Even Mayor Fougere wouldn’t live there

I guess it is sort of pretty, in an industrial, polluting kind of way

I was going to save this for the second Hate Feature (first one is here) that is coming out Thursday, but once I started writing I realized that all that needed to be said about this subject could not fit into the hundred words that the Hate Feature gives me.

The new Somerset neighbourhood development that Regina City Council approved on Monday, March 18 is a terrible idea on every single level and demonstrates everything that is wrong with Regina in one terrible situation.

This particular development by BC company Earth King Project 135 Ventures, aims to build “modest” homes that will be affordable in Regina’s hot real estate market. While affordable housing is a desperately needed commodity in Regina, the land sandwiched between the Coop Refinery and the Evraz steel mill is not the place to be putting it.

In fact, most authorities on the matter have said they recommend against it. The Provincial Ministry of Environment, the Regina-Qu’Appelle Health Region, and even the Coop Refinery as well as the RM of Sherwood have all said this deal stinks, both metaphorically and literally. And yet, somehow, their expert advice was completely ignored by city council, who unanimously voted to let the project go forward.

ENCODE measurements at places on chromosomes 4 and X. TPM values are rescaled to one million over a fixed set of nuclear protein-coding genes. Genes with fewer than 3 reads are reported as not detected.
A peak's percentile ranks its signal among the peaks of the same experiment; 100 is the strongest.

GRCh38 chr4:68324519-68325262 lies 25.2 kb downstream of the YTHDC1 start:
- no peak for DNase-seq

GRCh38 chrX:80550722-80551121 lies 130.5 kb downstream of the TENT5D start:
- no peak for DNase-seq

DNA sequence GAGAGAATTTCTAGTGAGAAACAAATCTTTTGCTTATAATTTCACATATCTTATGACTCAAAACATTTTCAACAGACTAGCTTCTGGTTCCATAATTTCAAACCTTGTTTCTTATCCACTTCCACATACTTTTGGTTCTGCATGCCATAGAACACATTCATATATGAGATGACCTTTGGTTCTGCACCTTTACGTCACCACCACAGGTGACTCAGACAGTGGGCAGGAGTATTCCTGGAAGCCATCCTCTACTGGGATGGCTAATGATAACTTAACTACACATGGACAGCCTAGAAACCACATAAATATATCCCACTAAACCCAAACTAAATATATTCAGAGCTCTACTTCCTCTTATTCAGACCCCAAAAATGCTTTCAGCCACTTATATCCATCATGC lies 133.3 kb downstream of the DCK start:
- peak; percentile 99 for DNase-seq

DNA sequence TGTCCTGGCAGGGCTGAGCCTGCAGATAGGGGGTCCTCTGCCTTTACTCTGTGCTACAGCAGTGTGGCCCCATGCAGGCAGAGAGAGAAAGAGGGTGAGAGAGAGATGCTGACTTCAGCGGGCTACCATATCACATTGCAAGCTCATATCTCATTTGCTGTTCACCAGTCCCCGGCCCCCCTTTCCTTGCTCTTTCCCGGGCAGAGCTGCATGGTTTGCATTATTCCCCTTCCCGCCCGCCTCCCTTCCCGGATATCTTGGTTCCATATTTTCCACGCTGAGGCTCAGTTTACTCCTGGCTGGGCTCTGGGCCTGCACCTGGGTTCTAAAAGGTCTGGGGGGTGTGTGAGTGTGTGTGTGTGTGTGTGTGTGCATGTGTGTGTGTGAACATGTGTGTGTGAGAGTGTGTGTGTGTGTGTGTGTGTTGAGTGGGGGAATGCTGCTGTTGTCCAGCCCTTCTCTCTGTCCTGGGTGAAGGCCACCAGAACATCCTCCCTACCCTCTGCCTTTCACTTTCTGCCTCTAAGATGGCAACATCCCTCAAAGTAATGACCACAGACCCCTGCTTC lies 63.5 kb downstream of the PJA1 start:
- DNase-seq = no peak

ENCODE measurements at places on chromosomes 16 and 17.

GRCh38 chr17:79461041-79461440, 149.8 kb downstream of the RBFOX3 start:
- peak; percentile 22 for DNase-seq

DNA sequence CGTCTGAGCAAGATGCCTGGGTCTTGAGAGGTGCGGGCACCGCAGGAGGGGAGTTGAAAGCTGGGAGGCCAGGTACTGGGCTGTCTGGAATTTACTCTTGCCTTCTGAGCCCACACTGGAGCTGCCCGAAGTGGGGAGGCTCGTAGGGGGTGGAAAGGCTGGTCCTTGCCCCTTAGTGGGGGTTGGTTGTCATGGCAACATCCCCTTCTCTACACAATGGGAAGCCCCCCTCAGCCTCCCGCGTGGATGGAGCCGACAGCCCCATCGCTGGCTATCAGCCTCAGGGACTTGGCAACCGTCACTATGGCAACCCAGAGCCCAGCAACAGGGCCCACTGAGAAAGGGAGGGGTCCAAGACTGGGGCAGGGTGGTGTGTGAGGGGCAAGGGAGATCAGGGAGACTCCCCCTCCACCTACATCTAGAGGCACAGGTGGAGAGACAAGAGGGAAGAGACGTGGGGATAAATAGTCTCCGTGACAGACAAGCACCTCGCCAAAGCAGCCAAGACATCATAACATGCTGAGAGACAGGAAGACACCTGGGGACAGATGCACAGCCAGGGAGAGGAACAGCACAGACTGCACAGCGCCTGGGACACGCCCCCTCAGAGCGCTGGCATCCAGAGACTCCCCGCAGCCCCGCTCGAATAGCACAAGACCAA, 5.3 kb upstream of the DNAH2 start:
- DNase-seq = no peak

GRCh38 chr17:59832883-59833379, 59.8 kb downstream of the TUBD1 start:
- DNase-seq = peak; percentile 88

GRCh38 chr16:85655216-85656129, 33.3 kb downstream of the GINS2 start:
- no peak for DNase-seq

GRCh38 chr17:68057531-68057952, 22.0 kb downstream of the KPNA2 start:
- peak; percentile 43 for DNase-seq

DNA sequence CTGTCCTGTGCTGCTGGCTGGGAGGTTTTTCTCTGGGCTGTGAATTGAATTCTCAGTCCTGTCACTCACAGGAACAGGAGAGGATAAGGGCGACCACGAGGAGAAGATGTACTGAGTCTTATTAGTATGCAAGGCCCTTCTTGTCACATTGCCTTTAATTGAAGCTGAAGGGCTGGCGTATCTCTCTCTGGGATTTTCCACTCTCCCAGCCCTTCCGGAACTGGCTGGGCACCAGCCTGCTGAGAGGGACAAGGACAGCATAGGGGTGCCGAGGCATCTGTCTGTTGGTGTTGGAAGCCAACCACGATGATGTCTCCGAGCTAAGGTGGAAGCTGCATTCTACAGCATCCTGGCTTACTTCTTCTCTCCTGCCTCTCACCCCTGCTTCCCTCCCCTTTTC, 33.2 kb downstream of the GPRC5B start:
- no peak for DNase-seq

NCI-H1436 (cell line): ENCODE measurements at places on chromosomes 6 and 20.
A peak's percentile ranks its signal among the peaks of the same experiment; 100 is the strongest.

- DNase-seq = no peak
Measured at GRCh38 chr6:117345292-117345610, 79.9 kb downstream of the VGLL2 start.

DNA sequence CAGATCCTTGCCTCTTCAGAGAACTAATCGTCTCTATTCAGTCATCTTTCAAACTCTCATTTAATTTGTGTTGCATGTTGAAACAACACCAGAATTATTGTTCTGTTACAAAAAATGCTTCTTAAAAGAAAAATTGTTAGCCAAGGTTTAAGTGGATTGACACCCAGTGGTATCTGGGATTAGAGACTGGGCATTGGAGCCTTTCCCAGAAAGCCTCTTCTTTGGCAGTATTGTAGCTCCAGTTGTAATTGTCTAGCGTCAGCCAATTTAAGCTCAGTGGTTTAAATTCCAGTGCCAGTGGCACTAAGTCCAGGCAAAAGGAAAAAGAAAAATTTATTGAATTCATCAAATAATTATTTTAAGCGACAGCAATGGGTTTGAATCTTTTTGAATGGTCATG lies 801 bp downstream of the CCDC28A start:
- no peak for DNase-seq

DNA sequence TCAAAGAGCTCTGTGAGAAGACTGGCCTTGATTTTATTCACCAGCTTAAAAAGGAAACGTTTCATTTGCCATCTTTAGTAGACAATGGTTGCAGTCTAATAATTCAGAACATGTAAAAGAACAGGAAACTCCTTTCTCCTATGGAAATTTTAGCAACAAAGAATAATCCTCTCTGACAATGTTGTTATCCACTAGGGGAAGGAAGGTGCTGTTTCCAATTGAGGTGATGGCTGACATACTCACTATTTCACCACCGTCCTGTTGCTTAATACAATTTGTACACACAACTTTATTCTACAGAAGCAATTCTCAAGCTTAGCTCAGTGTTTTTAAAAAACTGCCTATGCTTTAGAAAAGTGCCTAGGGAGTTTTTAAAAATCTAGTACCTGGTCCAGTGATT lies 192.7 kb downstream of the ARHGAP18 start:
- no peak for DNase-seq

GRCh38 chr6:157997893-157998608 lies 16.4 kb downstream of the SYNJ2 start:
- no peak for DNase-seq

The problem of our city council essentially being a Borg-like hive mind when it comes to making decisions aside, the health and well-being of citizens of Regina is at stake in this project, and it’s disgusting that the city is so blasé about the concerns of residents and organizations.

Fougere said that the city staff did “extensive homework” before determining that there was no health risk to building a new neighbourhood there, but from all suggestions they didn’t. Or if they did, they received a failing mark from the teacher.